A template is a tool for enforcing a standard layout and look and feel across multiple pages or within a region. When you change a template, all pages or regions that are based on that template are automatically changed as well. Templates provide additional standardization controls, depending on the type you use.
In Oracle Portal, you can create two types of templates:
These are described later in this chapter.
Note:The default language of the Shared Objects page group is English. This can have implications particularly when you want to share a template over non-English page groups. Objects on a template in the Shared Objects page group that do not have an explicit translation in the relevant language will not display on the non-English pages that are based on the template. If you want those objects to display, first you must add translated versions of those objects to the template. For information on adding item translations, see Section 19.3.1, "Adding a Translated Item".
This section provides descriptions of these template types and lists the conditions governing their use. It includes the following subsections:
Portal Templates are templates you build declaratively by stepping through a template-building wizard. You can use Portal Templates to enforce specific layouts, colors, fonts, and backgrounds. You can extend Portal Templates using page parameters and events.
You can use Portal Templates in two ways: with pages and with items. This section provides a high-level overview of the benefits and uses of Portal Templates and a more detailed discussion of Portal Templates for pages and Portal Templates for items. It includes the following subsections:
Portal Templates provide a simple, declarative means of defining templates to apply to pages and items. Use Portal Templates for pages on navigation pages, standard pages, and custom pages that are based on the standard page type. Use Portal Templates for items with Text items, PL/SQL items, URL items, and all File items of the type text/html or text/plain.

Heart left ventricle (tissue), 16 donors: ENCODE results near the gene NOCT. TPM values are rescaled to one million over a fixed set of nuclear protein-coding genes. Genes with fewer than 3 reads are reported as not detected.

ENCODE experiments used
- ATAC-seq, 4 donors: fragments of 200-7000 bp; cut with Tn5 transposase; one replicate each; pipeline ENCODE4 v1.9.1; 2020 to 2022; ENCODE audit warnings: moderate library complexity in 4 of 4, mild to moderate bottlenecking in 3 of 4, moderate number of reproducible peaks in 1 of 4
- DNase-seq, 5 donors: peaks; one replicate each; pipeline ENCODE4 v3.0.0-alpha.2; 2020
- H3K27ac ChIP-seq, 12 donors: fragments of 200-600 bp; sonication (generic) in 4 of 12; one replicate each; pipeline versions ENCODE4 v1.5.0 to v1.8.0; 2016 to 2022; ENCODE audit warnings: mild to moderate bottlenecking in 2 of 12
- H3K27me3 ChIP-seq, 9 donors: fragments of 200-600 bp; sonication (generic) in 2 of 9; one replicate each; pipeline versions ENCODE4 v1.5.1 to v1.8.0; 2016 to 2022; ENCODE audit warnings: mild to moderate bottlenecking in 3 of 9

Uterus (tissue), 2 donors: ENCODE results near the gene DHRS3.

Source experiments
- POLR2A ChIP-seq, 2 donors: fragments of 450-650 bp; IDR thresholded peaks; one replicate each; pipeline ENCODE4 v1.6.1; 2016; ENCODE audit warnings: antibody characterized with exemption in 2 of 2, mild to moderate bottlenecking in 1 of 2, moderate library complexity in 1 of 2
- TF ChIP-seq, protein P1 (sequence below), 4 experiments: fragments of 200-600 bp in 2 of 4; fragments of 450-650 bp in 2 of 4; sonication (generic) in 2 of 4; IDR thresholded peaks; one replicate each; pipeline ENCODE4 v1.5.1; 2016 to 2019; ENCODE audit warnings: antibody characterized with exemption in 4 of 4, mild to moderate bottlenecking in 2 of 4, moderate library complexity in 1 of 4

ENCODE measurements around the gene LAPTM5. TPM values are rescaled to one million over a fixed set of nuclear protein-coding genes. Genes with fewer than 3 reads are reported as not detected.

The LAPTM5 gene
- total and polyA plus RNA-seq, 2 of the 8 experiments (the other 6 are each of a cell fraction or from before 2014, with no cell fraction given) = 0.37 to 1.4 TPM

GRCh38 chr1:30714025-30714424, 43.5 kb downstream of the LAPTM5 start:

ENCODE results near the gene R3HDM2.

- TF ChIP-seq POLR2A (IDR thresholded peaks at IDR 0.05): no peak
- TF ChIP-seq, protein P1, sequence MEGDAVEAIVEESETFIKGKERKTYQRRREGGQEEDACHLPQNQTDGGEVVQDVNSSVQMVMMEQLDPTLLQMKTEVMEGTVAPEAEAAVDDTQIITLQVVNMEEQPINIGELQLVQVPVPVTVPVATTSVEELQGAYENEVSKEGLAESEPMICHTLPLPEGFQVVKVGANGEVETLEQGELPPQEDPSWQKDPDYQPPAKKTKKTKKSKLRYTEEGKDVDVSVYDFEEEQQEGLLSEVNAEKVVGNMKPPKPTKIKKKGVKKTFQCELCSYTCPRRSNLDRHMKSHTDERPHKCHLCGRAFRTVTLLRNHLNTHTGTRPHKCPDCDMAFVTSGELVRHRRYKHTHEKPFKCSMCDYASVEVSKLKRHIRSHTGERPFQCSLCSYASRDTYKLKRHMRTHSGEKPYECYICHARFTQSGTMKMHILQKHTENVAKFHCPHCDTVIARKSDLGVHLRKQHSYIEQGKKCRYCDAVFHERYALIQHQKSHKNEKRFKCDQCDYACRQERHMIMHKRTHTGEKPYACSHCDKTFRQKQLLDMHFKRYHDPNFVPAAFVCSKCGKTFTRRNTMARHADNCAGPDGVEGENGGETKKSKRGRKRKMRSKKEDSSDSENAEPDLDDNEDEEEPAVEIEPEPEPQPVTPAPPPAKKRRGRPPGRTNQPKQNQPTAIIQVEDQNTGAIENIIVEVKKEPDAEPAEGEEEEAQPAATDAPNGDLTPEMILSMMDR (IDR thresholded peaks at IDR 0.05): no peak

Portal Templates for pages enforce a standard appearance and page layout. Portal Templates for items display item content within the context of a template and, working in concert with parameters, show template portlets in a master/detail relationship with the item currently displayed.
Portal Templates for items use the Item Placeholder item type to stand in for item content. Users access an item's URL, and the item renders within the context of the template, in the location formerly held by the Item Placeholder. Portal Templates for items can be applied at either the page or item level (see Section 12.2.2, "Using Portal Templates with Items".
You can use Portal Templates for pages to enforce a particular layout, style, set of privileges, and content across multiple pages. As with a standard page, you can divide a Portal Template for pages into regions and tabs, apply a style to the template, grant access privileges, and add items and portlets. Additionally, you can define parameters for the template and use them in conjunction with the portlets placed on the pages that are based on the template.